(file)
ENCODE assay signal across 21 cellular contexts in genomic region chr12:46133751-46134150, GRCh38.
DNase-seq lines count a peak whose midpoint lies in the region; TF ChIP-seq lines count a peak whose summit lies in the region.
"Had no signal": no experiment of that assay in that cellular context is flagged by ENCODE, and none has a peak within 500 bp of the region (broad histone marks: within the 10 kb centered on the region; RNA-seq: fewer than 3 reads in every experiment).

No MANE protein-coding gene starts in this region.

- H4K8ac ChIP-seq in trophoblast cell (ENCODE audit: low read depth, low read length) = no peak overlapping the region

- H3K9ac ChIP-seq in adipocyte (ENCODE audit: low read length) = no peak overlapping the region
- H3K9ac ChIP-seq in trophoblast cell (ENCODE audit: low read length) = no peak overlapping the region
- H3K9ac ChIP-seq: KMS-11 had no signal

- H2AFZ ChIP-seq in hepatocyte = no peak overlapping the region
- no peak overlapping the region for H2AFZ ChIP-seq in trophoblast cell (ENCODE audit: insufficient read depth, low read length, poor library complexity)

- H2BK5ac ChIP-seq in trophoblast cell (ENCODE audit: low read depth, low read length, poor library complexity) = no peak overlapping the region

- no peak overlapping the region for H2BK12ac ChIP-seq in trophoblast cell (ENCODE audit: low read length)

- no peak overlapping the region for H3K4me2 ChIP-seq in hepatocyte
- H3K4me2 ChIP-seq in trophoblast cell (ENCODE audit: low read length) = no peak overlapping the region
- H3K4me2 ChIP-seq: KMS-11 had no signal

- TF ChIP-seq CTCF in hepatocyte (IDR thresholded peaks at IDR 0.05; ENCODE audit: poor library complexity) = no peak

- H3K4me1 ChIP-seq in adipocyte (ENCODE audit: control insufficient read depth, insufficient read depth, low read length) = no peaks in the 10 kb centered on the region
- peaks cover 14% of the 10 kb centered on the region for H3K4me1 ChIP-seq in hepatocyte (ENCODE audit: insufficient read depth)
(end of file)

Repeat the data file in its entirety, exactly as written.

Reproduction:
ENCODE assay signal across 21 cellular contexts in genomic region chr12:46133751-46134150, GRCh38.
DNase-seq lines count a peak whose midpoint lies in the region; TF ChIP-seq lines count a peak whose summit lies in the region.
"Had no signal": no experiment of that assay in that cellular context is flagged by ENCODE, and none has a peak within 500 bp of the region (broad histone marks: within the 10 kb centered on the region; RNA-seq: fewer than 3 reads in every experiment).

No MANE protein-coding gene starts in this region.

- H4K8ac ChIP-seq in trophoblast cell (ENCODE audit: low read depth, low read length) = no peak overlapping the region

- H3K9ac ChIP-seq in adipocyte (ENCODE audit: low read length) = no peak overlapping the region
- H3K9ac ChIP-seq in trophoblast cell (ENCODE audit: low read length) = no peak overlapping the region
- H3K9ac ChIP-seq: KMS-11 had no signal

- H2AFZ ChIP-seq in hepatocyte = no peak overlapping the region
- no peak overlapping the region for H2AFZ ChIP-seq in trophoblast cell (ENCODE audit: insufficient read depth, low read length, poor library complexity)

- H2BK5ac ChIP-seq in trophoblast cell (ENCODE audit: low read depth, low read length, poor library complexity) = no peak overlapping the region

- no peak overlapping the region for H2BK12ac ChIP-seq in trophoblast cell (ENCODE audit: low read length)

- no peak overlapping the region for H3K4me2 ChIP-seq in hepatocyte
- H3K4me2 ChIP-seq in trophoblast cell (ENCODE audit: low read length) = no peak overlapping the region
- H3K4me2 ChIP-seq: KMS-11 had no signal

- TF ChIP-seq CTCF in hepatocyte (IDR thresholded peaks at IDR 0.05; ENCODE audit: poor library complexity) = no peak

- H3K4me1 ChIP-seq in adipocyte (ENCODE audit: control insufficient read depth, insufficient read depth, low read length) = no peaks in the 10 kb centered on the region
- peaks cover 14% of the 10 kb centered on the region for H3K4me1 ChIP-seq in hepatocyte (ENCODE audit: insufficient read depth)